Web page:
• local farmer's market every Thursday evening
  • many different food giveaway programs
  • families who have lived here for generations and generations
  • retirees who used to vacation here
  • LOTs of thrift stores benefitting local resource agencies/non-profits
  • 30 minute drive to go to a Walmart
  • 20+ minute drive to go to a hospital
  • remnants of a moon shine culture- streets named things like "Thumping Hills"
  • families who live on their family's street "Penland" "Roach"
  • public transportation exists- but you have to plan in advance and wait a while
  • local dialect- "you'ins" "have a good'in"
  • probably 90% white, 4% hispanic, 1% black/African American
  • LOTs of churches- even in small neighborhoods
  • highest speed limit in the area is 55mph
  • many people have their own gardens
  • only 20% of the population has a Bachelor's degree or higher
  • statistics show that the median household income is $30,000- $35,000 but this contains outliers from transplant community members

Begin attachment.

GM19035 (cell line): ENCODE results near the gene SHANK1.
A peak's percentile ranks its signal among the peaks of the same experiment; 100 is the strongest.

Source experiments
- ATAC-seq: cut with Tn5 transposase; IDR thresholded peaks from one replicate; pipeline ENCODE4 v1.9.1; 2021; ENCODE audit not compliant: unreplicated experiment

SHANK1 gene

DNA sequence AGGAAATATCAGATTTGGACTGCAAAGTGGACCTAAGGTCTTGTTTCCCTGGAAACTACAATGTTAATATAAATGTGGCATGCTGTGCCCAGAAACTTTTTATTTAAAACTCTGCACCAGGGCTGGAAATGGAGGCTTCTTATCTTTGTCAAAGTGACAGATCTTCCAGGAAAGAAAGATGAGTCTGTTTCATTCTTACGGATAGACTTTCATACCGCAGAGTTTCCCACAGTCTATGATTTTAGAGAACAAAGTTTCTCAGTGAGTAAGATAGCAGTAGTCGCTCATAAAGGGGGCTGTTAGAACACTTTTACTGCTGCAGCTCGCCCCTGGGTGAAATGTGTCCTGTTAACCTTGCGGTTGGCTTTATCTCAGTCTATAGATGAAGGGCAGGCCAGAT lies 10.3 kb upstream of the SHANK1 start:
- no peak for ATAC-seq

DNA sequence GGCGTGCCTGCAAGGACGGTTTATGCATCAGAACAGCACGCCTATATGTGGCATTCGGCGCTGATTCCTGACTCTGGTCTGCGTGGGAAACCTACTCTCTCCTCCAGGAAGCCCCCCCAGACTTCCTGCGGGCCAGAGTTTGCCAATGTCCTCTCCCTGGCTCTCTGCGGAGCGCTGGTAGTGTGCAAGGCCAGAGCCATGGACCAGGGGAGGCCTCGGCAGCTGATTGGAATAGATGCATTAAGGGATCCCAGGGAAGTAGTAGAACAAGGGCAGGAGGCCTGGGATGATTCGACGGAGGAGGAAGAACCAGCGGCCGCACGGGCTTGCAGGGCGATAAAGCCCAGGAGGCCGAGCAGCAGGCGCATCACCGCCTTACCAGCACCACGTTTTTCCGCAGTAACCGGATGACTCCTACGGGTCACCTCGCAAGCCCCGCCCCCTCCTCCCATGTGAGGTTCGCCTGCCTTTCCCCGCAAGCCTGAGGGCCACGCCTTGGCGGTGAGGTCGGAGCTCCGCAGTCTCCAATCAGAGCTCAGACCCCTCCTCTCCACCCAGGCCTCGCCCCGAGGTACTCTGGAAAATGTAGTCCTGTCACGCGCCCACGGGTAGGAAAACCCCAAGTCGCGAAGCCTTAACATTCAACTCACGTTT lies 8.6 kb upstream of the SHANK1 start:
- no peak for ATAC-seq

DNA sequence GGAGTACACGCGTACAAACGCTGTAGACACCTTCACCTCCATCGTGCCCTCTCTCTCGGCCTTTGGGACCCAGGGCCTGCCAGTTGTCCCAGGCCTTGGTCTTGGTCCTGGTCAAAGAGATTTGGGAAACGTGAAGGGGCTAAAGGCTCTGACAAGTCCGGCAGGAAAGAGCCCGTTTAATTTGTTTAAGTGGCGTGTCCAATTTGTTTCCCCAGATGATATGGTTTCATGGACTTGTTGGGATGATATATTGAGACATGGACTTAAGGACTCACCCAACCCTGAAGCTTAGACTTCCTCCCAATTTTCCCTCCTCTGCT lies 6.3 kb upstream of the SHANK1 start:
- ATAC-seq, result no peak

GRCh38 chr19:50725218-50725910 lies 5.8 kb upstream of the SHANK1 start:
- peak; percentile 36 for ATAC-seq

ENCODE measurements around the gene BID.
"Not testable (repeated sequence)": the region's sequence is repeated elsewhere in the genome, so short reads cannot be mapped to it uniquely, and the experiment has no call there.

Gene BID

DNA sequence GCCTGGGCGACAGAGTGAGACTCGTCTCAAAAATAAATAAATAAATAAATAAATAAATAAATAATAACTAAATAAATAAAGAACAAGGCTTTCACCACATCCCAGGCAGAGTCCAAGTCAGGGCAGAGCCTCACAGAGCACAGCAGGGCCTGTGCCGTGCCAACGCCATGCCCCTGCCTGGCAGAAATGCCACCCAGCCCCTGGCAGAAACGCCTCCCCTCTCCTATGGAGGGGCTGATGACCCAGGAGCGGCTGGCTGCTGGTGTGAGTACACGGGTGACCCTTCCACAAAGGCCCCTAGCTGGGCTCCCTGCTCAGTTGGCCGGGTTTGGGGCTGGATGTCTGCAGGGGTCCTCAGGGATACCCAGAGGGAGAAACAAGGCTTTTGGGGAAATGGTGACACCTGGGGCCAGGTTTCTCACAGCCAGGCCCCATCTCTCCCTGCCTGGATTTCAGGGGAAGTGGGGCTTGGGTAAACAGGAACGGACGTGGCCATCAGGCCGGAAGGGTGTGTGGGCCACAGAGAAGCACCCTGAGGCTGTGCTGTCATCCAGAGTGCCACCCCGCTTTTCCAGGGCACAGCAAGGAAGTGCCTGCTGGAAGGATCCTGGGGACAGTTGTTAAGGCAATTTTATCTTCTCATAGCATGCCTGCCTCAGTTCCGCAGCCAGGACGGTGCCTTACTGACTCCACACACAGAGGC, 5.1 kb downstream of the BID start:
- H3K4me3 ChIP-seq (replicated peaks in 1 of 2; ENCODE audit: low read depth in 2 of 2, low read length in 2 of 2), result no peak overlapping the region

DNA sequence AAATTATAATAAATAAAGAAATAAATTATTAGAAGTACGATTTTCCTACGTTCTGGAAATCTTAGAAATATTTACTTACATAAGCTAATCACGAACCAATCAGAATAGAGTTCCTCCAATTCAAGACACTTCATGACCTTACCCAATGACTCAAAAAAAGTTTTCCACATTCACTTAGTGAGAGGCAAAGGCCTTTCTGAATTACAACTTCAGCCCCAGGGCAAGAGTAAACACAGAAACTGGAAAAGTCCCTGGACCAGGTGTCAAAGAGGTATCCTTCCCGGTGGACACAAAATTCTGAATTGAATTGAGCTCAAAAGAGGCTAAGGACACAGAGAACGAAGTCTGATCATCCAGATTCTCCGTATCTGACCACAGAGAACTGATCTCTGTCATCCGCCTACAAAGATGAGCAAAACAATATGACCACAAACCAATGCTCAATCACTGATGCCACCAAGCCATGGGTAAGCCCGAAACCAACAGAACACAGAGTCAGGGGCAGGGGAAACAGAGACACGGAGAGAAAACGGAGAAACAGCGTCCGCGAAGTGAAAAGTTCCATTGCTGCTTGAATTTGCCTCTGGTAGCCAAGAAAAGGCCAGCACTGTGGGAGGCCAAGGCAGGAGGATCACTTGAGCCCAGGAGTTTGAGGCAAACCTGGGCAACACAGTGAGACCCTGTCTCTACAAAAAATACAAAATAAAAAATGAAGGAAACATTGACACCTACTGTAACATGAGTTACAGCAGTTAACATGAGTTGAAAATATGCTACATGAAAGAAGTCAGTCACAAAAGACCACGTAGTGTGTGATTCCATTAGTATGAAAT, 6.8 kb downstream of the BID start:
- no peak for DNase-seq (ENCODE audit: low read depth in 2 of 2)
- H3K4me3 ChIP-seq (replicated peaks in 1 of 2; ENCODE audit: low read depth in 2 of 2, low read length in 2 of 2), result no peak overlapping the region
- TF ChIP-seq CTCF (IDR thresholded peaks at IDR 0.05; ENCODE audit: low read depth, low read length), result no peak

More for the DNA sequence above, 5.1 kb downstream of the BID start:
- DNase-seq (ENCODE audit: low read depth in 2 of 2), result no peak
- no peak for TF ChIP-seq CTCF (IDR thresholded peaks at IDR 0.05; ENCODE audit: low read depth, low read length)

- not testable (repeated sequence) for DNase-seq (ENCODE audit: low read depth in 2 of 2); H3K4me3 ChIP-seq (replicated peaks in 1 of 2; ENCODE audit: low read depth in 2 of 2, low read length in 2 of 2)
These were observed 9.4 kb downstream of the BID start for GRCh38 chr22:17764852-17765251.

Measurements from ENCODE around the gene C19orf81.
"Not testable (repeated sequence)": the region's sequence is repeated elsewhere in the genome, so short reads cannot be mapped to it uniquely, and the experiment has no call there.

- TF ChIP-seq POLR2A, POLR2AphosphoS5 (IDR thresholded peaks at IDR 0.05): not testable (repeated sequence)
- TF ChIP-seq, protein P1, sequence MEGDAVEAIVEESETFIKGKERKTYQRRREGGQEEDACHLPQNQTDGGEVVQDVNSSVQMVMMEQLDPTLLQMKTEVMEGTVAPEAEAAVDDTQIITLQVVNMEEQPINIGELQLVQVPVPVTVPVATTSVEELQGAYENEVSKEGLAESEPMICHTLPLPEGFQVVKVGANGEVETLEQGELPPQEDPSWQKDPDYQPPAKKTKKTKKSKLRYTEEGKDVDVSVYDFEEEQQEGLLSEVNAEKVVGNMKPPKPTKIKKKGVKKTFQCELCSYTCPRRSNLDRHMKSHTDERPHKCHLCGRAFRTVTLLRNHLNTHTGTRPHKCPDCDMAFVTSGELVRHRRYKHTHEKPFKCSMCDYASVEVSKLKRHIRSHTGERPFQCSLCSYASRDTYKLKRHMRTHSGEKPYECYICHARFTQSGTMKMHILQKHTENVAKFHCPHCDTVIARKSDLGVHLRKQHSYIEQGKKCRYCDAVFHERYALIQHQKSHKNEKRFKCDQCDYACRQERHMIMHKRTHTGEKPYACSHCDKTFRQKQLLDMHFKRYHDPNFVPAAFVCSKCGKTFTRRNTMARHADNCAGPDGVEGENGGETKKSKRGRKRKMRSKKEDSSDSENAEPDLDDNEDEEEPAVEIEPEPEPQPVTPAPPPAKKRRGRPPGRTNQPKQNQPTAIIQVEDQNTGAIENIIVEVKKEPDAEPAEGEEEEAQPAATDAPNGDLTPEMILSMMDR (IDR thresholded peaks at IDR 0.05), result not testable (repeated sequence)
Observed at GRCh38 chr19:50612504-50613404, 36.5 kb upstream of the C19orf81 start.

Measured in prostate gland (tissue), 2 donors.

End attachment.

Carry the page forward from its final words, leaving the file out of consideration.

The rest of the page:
Wednesday, September 10

Summer Season

I am not going to even start to explain my long absence... I had a CRAZY SUMMER SEASON working at a mission outreach retreat center. But I am back in action in the world of blog writing. 

This summer Hinton Center hosted 1,200 volunteers who worked within our community, helping local homeowners with different home repairs/projects. Teams built ramps, and decks. They repaired sub-flooring. Some installed vinyl flooring as well as new doors and windows. Others scraped and painted houses, ramps, and living rooms. Yet, I believe encouraging and uplifting the local community members is the biggest achievement of the summer.